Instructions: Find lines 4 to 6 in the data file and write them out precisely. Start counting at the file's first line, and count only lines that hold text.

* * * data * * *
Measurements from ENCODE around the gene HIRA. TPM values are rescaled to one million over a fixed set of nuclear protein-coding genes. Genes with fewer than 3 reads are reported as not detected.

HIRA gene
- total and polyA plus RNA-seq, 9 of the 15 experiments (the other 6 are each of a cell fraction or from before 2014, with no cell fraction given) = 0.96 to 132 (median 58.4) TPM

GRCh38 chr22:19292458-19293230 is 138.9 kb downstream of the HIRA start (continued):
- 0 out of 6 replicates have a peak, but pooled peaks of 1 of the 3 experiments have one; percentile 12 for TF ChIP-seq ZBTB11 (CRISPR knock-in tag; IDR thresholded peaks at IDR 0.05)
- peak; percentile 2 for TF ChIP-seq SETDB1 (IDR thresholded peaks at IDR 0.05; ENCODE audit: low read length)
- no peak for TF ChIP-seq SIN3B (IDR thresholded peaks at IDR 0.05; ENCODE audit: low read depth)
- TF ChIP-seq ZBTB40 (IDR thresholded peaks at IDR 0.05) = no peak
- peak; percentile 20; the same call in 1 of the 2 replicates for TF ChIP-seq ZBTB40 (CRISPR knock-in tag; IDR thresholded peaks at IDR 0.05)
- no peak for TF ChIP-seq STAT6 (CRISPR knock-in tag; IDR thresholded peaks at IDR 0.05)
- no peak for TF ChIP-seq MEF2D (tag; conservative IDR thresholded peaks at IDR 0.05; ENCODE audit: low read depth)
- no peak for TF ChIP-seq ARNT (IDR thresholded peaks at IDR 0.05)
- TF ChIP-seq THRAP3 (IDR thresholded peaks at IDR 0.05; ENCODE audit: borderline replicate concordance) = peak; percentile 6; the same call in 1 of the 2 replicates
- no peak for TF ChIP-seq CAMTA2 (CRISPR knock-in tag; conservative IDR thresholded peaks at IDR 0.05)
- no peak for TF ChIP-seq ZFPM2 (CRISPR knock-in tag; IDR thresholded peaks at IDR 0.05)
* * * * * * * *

GRCh38 chr22:19292458-19293230 is 138.9 kb downstream of the HIRA start (continued):
- 0 out of 6 replicates have a peak, but pooled peaks of 1 of the 3 experiments have one; percentile 12 for TF ChIP-seq ZBTB11 (CRISPR knock-in tag; IDR thresholded peaks at IDR 0.05)
- peak; percentile 2 for TF ChIP-seq SETDB1 (IDR thresholded peaks at IDR 0.05; ENCODE audit: low read length)